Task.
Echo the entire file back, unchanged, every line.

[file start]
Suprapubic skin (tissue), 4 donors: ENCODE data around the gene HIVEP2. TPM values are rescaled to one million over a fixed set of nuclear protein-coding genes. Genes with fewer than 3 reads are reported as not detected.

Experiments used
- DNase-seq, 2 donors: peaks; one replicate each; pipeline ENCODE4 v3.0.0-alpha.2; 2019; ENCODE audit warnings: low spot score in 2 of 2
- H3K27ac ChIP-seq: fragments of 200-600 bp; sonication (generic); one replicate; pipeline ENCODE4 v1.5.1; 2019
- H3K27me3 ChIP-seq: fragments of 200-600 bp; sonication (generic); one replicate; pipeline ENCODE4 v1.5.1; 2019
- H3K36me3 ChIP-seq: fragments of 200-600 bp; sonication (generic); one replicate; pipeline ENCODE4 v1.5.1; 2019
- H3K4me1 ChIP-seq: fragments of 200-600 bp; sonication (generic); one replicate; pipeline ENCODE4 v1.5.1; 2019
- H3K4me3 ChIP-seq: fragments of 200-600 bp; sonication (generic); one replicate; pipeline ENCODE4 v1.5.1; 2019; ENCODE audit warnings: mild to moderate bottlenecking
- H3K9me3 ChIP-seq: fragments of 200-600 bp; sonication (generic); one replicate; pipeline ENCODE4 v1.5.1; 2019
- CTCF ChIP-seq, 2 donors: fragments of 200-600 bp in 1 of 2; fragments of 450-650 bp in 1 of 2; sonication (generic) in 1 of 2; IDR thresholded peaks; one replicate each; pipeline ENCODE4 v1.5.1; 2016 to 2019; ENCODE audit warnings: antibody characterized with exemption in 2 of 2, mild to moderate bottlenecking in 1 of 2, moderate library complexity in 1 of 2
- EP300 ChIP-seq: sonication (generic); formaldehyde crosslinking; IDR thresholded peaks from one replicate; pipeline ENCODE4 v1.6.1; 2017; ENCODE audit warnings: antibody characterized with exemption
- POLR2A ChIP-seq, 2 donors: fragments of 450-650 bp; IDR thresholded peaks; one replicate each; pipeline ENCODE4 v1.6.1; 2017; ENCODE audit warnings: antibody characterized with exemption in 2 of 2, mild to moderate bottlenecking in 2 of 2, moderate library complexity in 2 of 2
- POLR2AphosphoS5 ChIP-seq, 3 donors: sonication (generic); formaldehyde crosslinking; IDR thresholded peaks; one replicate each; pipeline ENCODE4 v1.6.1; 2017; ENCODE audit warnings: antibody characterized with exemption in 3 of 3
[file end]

Suprapubic skin (tissue), 4 donors: ENCODE data around the gene HIVEP2. TPM values are rescaled to one million over a fixed set of nuclear protein-coding genes. Genes with fewer than 3 reads are reported as not detected.

Experiments used
- DNase-seq, 2 donors: peaks; one replicate each; pipeline ENCODE4 v3.0.0-alpha.2; 2019; ENCODE audit warnings: low spot score in 2 of 2
- H3K27ac ChIP-seq: fragments of 200-600 bp; sonication (generic); one replicate; pipeline ENCODE4 v1.5.1; 2019
- H3K27me3 ChIP-seq: fragments of 200-600 bp; sonication (generic); one replicate; pipeline ENCODE4 v1.5.1; 2019
- H3K36me3 ChIP-seq: fragments of 200-600 bp; sonication (generic); one replicate; pipeline ENCODE4 v1.5.1; 2019
- H3K4me1 ChIP-seq: fragments of 200-600 bp; sonication (generic); one replicate; pipeline ENCODE4 v1.5.1; 2019
- H3K4me3 ChIP-seq: fragments of 200-600 bp; sonication (generic); one replicate; pipeline ENCODE4 v1.5.1; 2019; ENCODE audit warnings: mild to moderate bottlenecking
- H3K9me3 ChIP-seq: fragments of 200-600 bp; sonication (generic); one replicate; pipeline ENCODE4 v1.5.1; 2019
- CTCF ChIP-seq, 2 donors: fragments of 200-600 bp in 1 of 2; fragments of 450-650 bp in 1 of 2; sonication (generic) in 1 of 2; IDR thresholded peaks; one replicate each; pipeline ENCODE4 v1.5.1; 2016 to 2019; ENCODE audit warnings: antibody characterized with exemption in 2 of 2, mild to moderate bottlenecking in 1 of 2, moderate library complexity in 1 of 2
- EP300 ChIP-seq: sonication (generic); formaldehyde crosslinking; IDR thresholded peaks from one replicate; pipeline ENCODE4 v1.6.1; 2017; ENCODE audit warnings: antibody characterized with exemption
- POLR2A ChIP-seq, 2 donors: fragments of 450-650 bp; IDR thresholded peaks; one replicate each; pipeline ENCODE4 v1.6.1; 2017; ENCODE audit warnings: antibody characterized with exemption in 2 of 2, mild to moderate bottlenecking in 2 of 2, moderate library complexity in 2 of 2
- POLR2AphosphoS5 ChIP-seq, 3 donors: sonication (generic); formaldehyde crosslinking; IDR thresholded peaks; one replicate each; pipeline ENCODE4 v1.6.1; 2017; ENCODE audit warnings: antibody characterized with exemption in 3 of 3